“keSidam jyotir uchyatE” – Because of this, the Lord who abides in Brahma and Rudra is known as “jyOtI” - “nArAyaNaparOjyOtir” – This Lord is verily sriman nArAyaNa, who is the supreme light. Bhattar interprets “jyOtir” nAma in the sahasranAma as referring to him leading one to liberation.
munayo vātaraśanāḥ piśaṅgā vasate malā | vātasyānudhrājiṃ yanti yad devāso avikṣata ||
Meaning: The jIvAtmAs, who are “munis” by nature wear the ropes (attachments), connected with the mind which moves ceaselessly like the wind (vAta), which are tawny-hued impurities as it of the form of desire (pishangAH mala-s). They attain, or experience the impulse/force (dhrajiM) of the mind (vAta), which the indrIyAs (devas) entered into (avikShata).
As Rudra represents the mind and the hAla-hAla viSha represents the experience of the indrIyAs in the inner meanings of samudra mathanam, it is appropriate that this sUkta, from this rk onwards, describes the state of the mind/indrIyAs.

After describing paramAtma as the one who swallowed poison and saved the devas, this rk describes the mindset of the devas who approached paramAtma for help. From here on in, the rks can be taken in both the specific context of samudra mathanam and the general context of elaborating the tattvas.
What is the specific context? For, the previous rk described bhagavAn as the means by providing the example of samudra mathanam incident. But he helped the devas by his actions only after they surrendered to him. Therefore, this rk elaborates from the perspective of the devas who surrendered to the Lord after realizing their helplessness. They realised their helplessness by reflecting on the nature of their existence and the jivAtma.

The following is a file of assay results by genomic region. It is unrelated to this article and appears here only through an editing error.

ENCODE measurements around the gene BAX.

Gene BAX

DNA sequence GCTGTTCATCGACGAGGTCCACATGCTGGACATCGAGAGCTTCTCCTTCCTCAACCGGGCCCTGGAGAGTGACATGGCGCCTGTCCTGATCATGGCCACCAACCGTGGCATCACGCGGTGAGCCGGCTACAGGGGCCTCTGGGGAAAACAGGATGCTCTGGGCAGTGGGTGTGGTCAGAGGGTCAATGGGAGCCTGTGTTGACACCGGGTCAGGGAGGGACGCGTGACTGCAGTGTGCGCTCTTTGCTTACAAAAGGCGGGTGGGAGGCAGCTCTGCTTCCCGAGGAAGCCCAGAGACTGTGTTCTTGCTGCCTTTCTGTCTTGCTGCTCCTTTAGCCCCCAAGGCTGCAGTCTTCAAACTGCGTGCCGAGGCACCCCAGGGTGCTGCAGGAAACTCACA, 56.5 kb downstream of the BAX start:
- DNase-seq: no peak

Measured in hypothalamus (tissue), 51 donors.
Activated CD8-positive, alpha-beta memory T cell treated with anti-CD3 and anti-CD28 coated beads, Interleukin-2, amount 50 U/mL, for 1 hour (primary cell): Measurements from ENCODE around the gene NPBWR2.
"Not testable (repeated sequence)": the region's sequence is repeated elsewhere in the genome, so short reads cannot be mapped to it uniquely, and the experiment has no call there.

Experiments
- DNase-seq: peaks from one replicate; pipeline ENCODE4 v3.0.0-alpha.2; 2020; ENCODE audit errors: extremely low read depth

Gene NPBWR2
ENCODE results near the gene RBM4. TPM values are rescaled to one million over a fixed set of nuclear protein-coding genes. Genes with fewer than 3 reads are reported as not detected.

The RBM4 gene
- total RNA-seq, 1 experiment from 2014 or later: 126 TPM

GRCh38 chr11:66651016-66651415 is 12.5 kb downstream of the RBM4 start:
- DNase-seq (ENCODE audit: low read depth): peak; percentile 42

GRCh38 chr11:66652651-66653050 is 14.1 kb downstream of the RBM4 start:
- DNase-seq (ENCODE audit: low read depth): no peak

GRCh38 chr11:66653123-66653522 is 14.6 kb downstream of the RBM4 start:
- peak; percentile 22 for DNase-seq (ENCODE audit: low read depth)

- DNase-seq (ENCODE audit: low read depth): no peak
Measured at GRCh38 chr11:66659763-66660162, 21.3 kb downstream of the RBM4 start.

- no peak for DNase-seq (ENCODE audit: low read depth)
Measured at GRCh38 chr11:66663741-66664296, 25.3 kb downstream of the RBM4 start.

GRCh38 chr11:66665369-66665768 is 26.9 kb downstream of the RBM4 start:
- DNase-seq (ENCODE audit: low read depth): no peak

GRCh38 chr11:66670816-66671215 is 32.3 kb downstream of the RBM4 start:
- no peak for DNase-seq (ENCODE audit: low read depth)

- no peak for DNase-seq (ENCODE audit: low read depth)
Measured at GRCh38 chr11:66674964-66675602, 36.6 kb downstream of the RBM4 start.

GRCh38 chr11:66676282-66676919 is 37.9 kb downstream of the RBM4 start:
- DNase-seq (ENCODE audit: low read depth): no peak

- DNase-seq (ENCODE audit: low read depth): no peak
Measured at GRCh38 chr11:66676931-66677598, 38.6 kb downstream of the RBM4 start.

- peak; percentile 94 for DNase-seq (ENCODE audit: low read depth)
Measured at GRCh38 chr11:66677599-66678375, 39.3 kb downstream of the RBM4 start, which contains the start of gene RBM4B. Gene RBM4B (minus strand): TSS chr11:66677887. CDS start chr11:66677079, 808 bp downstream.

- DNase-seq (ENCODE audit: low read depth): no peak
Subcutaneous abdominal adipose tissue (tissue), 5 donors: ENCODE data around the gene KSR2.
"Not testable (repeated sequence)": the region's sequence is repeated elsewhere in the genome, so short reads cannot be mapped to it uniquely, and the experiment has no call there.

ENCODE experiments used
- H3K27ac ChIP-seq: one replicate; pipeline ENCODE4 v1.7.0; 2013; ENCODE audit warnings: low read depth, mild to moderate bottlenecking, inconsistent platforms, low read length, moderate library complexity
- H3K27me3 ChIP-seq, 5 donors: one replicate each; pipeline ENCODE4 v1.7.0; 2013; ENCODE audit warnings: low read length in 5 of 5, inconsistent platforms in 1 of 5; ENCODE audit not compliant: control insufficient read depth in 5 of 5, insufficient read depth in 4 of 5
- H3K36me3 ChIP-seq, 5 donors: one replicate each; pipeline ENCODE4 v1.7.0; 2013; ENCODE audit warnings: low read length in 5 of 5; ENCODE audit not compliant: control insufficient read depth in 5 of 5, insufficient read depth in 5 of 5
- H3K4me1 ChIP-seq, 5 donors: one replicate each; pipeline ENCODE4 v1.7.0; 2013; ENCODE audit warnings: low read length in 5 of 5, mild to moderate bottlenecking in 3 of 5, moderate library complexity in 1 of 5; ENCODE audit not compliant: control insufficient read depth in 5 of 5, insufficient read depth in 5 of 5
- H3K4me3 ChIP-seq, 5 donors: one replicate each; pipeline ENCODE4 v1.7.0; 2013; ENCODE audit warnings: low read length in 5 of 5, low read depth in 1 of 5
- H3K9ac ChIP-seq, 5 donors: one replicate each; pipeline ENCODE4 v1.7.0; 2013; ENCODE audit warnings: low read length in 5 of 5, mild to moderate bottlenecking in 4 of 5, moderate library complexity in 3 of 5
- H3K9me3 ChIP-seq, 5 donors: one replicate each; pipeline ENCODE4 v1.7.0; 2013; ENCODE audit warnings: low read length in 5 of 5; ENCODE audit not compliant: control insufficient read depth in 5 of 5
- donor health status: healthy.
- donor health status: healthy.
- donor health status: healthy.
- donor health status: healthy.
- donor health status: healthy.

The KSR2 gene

“munayO” – The jIvAtma in it’s essential nature is a sesha of bhagavAn.  It is signified by the “Makara” of AUM as it is a muni by its’ essential nature (mananam karOti iti muni). The devas in the samudra mathanam context are “munis” because they are constantly reflecting on the truths. These truths are elaborated below.
“vAtarasanAh” – The mind is referred to as the wind as it is ceaselessly moving from one thought to another and is difficult to control. The ropes connected to the mind are the attachments born of karma-vAsanas from previous births. Thus, though the jIvA is a muni by its’ essential nature, its’ svabhAva (dharma bhUta jnAna) is constricted by the ropes which are the attachments/karma-vAsanas.
“pisangA malA” – These “ropes” or attachments which are the cause of births and deaths are of the form of or arise from desire or rajas which is symbolised by tawny color. This desire is like dirt that obscures the true nature of the jivA that is like a diamond. Just as dirt obscures the radiance of a diamond, the desire results in karmas that cover the jivA like dirt and contract its attributive knowledge.
“vAtasyAnudhrAjim” –The jIvAs, despite being muni, is thus, impelled forcefully by the mind towards attachments. This emphasises the helplessness to wean oneself away from the senses and stop the cycle of births and deaths.
“yanti yad devasO avikSita” – Such a mind has the indrIyAs under control. The indrIyAs” are called “deva” as they make objects shine out to the jIvA.
Thus, this describes the mindset of the devas when they saw the hAlahAla viSham. They were aware of their own helplessness and the need for surrendering to the Supreme Brahman.
The bhAgavatam in this context states - arakSyamAṇAḥ saranaM sadASivam” (8.7.19)–The devas felt incapable of protecting themselves from the poison. With full knowledge, they surrendered to the Lord nArAyaNa who is the indweller of Shiva as they knew he would act through the latter.
“sadASivam” refers to nArAyaNa who is eternally auspicious and hence that is the nature of Shiva who is the body (and vibhUti) of nArAyaNa according to srI veerarAghavAchArya. The article on samudra mathanam stOtra in this blog shows that the devas only praised vishNu and resorted to him – this has been proven by the commentary of srI veerarAghavAchArya. In the Gita, srI KrishNa says “mA sucha:” – “Do not grieve”. Thus, self-surrender provides protection from sorrow.
In addition, this sUkta has also clarified that it is keSi, the indweller of Brahma and Rudra, who bore the poison.
unmaditā mauneyana vātānā tasthimā vayam | śarīredasmākaṃ yūyaṃ martāso abhi paśyatha ||
Meaning: Agitated (by desire) by virtue of our intellect or understanding (dharma-bhUta-jnAnA), we (the devas/baddha jivAs) have become situated in wind, ie, the state of ceaseless transmigration. O you jIvAs, who are bound in samsAra (martasA)! Know (the true nature of) our bodies (as different from the self)!